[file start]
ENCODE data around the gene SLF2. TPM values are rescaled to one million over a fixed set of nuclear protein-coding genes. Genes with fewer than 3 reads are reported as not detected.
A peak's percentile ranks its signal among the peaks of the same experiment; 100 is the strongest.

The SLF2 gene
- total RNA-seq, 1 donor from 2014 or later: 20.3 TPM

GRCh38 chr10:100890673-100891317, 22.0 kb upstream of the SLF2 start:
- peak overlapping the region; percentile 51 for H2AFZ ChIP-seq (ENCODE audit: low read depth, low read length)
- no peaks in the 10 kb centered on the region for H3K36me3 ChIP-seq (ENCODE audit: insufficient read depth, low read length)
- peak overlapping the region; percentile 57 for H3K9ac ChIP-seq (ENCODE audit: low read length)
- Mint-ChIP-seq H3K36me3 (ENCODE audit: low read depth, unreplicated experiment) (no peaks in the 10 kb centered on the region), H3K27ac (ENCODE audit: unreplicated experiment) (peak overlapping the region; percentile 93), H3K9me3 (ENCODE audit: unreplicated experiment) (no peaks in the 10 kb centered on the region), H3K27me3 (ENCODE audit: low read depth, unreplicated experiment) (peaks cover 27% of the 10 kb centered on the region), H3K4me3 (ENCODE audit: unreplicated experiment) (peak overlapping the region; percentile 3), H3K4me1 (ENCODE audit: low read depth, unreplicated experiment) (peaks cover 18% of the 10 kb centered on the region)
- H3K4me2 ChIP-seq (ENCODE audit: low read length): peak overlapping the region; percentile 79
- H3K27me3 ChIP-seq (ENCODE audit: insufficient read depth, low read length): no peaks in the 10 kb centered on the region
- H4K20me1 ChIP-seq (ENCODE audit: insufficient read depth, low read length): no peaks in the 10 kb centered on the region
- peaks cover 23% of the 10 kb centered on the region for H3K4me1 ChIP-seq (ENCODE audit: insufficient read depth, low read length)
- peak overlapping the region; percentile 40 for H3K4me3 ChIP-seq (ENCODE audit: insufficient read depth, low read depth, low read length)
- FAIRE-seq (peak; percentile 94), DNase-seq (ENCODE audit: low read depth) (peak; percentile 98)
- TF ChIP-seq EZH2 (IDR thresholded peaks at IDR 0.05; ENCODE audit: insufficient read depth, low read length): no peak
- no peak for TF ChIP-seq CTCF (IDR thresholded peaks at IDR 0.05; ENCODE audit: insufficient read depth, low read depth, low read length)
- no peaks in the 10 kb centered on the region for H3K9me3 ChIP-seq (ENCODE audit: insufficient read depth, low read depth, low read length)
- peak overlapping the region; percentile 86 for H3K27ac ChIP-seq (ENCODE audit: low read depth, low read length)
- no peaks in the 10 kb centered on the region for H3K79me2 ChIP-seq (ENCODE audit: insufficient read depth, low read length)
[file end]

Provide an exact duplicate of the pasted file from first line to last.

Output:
ENCODE data around the gene SLF2. TPM values are rescaled to one million over a fixed set of nuclear protein-coding genes. Genes with fewer than 3 reads are reported as not detected.
A peak's percentile ranks its signal among the peaks of the same experiment; 100 is the strongest.

The SLF2 gene
- total RNA-seq, 1 donor from 2014 or later: 20.3 TPM

GRCh38 chr10:100890673-100891317, 22.0 kb upstream of the SLF2 start:
- peak overlapping the region; percentile 51 for H2AFZ ChIP-seq (ENCODE audit: low read depth, low read length)
- no peaks in the 10 kb centered on the region for H3K36me3 ChIP-seq (ENCODE audit: insufficient read depth, low read length)
- peak overlapping the region; percentile 57 for H3K9ac ChIP-seq (ENCODE audit: low read length)
- Mint-ChIP-seq H3K36me3 (ENCODE audit: low read depth, unreplicated experiment) (no peaks in the 10 kb centered on the region), H3K27ac (ENCODE audit: unreplicated experiment) (peak overlapping the region; percentile 93), H3K9me3 (ENCODE audit: unreplicated experiment) (no peaks in the 10 kb centered on the region), H3K27me3 (ENCODE audit: low read depth, unreplicated experiment) (peaks cover 27% of the 10 kb centered on the region), H3K4me3 (ENCODE audit: unreplicated experiment) (peak overlapping the region; percentile 3), H3K4me1 (ENCODE audit: low read depth, unreplicated experiment) (peaks cover 18% of the 10 kb centered on the region)
- H3K4me2 ChIP-seq (ENCODE audit: low read length): peak overlapping the region; percentile 79
- H3K27me3 ChIP-seq (ENCODE audit: insufficient read depth, low read length): no peaks in the 10 kb centered on the region
- H4K20me1 ChIP-seq (ENCODE audit: insufficient read depth, low read length): no peaks in the 10 kb centered on the region
- peaks cover 23% of the 10 kb centered on the region for H3K4me1 ChIP-seq (ENCODE audit: insufficient read depth, low read length)
- peak overlapping the region; percentile 40 for H3K4me3 ChIP-seq (ENCODE audit: insufficient read depth, low read depth, low read length)
- FAIRE-seq (peak; percentile 94), DNase-seq (ENCODE audit: low read depth) (peak; percentile 98)
- TF ChIP-seq EZH2 (IDR thresholded peaks at IDR 0.05; ENCODE audit: insufficient read depth, low read length): no peak
- no peak for TF ChIP-seq CTCF (IDR thresholded peaks at IDR 0.05; ENCODE audit: insufficient read depth, low read depth, low read length)
- no peaks in the 10 kb centered on the region for H3K9me3 ChIP-seq (ENCODE audit: insufficient read depth, low read depth, low read length)
- peak overlapping the region; percentile 86 for H3K27ac ChIP-seq (ENCODE audit: low read depth, low read length)
- no peaks in the 10 kb centered on the region for H3K79me2 ChIP-seq (ENCODE audit: insufficient read depth, low read length)